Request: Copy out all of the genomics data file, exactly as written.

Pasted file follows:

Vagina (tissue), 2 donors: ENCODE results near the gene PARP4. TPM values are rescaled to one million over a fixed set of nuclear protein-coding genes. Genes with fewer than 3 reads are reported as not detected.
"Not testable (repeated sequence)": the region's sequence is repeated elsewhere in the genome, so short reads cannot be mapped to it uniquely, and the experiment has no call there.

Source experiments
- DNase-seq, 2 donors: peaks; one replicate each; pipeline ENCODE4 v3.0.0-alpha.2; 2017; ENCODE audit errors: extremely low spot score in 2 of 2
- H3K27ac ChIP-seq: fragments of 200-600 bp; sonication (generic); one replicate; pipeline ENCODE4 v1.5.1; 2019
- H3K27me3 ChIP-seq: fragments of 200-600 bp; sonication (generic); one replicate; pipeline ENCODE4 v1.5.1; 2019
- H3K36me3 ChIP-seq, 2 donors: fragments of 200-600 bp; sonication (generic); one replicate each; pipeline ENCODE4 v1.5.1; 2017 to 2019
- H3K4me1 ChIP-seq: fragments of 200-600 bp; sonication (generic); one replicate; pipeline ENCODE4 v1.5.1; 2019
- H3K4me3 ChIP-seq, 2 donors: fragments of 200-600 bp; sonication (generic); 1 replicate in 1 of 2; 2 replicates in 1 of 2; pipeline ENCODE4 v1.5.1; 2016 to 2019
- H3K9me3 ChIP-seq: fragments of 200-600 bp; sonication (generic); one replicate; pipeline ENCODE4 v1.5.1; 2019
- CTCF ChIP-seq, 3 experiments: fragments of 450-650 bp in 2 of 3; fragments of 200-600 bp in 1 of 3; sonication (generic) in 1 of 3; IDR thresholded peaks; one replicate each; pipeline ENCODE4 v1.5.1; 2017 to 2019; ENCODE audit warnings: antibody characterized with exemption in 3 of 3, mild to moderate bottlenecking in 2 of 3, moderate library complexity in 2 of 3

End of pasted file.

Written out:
Vagina (tissue), 2 donors: ENCODE results near the gene PARP4. TPM values are rescaled to one million over a fixed set of nuclear protein-coding genes. Genes with fewer than 3 reads are reported as not detected.
"Not testable (repeated sequence)": the region's sequence is repeated elsewhere in the genome, so short reads cannot be mapped to it uniquely, and the experiment has no call there.

Source experiments
- DNase-seq, 2 donors: peaks; one replicate each; pipeline ENCODE4 v3.0.0-alpha.2; 2017; ENCODE audit errors: extremely low spot score in 2 of 2
- H3K27ac ChIP-seq: fragments of 200-600 bp; sonication (generic); one replicate; pipeline ENCODE4 v1.5.1; 2019
- H3K27me3 ChIP-seq: fragments of 200-600 bp; sonication (generic); one replicate; pipeline ENCODE4 v1.5.1; 2019
- H3K36me3 ChIP-seq, 2 donors: fragments of 200-600 bp; sonication (generic); one replicate each; pipeline ENCODE4 v1.5.1; 2017 to 2019
- H3K4me1 ChIP-seq: fragments of 200-600 bp; sonication (generic); one replicate; pipeline ENCODE4 v1.5.1; 2019
- H3K4me3 ChIP-seq, 2 donors: fragments of 200-600 bp; sonication (generic); 1 replicate in 1 of 2; 2 replicates in 1 of 2; pipeline ENCODE4 v1.5.1; 2016 to 2019
- H3K9me3 ChIP-seq: fragments of 200-600 bp; sonication (generic); one replicate; pipeline ENCODE4 v1.5.1; 2019
- CTCF ChIP-seq, 3 experiments: fragments of 450-650 bp in 2 of 3; fragments of 200-600 bp in 1 of 3; sonication (generic) in 1 of 3; IDR thresholded peaks; one replicate each; pipeline ENCODE4 v1.5.1; 2017 to 2019; ENCODE audit warnings: antibody characterized with exemption in 3 of 3, mild to moderate bottlenecking in 2 of 3, moderate library complexity in 2 of 3